In earlier entries on this topic, I discussed ideas for successfully managing and improving business performance through goal-setting. ‘Part 6: The sky is not the limit’ emphasized the need to know when to recognize either success or the need to adjust focus. When you hit your target and things are running just perfectly, what happens next? Is there still a need to continue tracking performance once you’ve figured out how to optimize resources?
This is a common point of interest among customer-focused businesses, particularly those whose method for tracking performance comes in the form of customer feedback. Because there is a cost associated with a customer relationship assessment program, the question becomes, “Do we have to keep collecting feedback now that we have achieved optimum performance levels?” According to the 2006 article Building on Success, the answer is, “YES.”
Building on Success, by Lisa Norcross, emphasizes the importance of sustaining high performance in an operating system environment, though the author’s principles apply across industries. Her claim is that, “hard-earned improvements will quickly sip away if appropriate measures are not put in place to monitor performance.” Her suggested approach includes:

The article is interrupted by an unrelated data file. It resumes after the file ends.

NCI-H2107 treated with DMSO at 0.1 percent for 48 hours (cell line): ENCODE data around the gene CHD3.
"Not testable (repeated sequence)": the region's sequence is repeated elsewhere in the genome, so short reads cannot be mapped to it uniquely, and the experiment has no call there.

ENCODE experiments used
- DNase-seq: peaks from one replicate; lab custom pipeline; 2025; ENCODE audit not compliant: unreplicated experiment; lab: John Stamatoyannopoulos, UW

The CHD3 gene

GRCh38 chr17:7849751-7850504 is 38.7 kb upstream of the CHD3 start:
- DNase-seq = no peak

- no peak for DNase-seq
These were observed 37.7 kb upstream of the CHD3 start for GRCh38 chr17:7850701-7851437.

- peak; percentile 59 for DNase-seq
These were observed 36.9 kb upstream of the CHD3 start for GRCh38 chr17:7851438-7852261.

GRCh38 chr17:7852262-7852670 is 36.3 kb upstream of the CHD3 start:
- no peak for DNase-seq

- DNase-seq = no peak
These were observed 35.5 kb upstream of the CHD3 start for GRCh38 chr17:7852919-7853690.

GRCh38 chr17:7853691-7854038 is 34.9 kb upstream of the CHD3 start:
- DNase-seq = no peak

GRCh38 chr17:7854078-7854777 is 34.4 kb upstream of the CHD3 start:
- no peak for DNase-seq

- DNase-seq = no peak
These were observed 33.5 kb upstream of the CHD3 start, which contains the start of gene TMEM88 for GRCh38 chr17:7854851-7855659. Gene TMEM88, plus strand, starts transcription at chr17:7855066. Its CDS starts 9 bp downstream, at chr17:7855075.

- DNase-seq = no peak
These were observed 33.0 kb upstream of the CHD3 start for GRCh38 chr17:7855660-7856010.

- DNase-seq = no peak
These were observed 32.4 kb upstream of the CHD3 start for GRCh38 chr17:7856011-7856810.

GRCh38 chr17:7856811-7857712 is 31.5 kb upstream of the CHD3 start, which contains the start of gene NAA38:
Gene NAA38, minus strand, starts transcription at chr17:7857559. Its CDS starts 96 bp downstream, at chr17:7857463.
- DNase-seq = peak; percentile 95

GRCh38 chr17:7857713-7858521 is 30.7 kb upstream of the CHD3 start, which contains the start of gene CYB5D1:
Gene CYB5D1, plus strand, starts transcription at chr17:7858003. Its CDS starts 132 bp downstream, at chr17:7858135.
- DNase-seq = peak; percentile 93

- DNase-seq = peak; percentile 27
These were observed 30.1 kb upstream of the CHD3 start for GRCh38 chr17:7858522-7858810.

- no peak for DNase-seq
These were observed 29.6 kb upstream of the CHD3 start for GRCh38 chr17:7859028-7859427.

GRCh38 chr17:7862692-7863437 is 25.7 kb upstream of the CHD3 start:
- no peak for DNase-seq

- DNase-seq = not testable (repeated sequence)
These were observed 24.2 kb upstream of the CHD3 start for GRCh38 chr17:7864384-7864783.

· Using measures to monitor performance and prevent losing improvements.
o Selecting indicators that are simple and that reflect business goals
o Primary measures effectively describe the system’s performance.
o Secondary measures can act as predictors for forthcoming problems and to aid to the diagnosis of root causes
· Selecting measures of different timescales for short- and long-term monitoring.
· Taking frequent measurement to identify and address issues before they become systematic.
The cost associated with such monitoring will vary by company. It is important to evaluate the cost of monitoring versus the potential cost incurred by a slip in performance. It may be determined that a time- and resource-intensive customer feedback program is well worth the investment. Alternatively, there may be internal metrics that serve as adequate metrics. Norcross suggests the following:
· Metrics that reflect the customer’s experience of operational performance, and which do not lead to optimization of individual process steps
· Metrics that cascade from the top-level downward
· Simple metrics that minimize cost
The resources required to monitor performance vary based on any number of business factors. The key is in acknowledging the success so far and in recognizing that some thought and effort will be required to maintain it.
Director, Marketing Sciences
Norcross, L. "Building on success [performance management system]." Manufacturing Engineer 85.3 (2006): 42-45. Business Source Premier. EBSCO. Web. 13 Aug. 2010.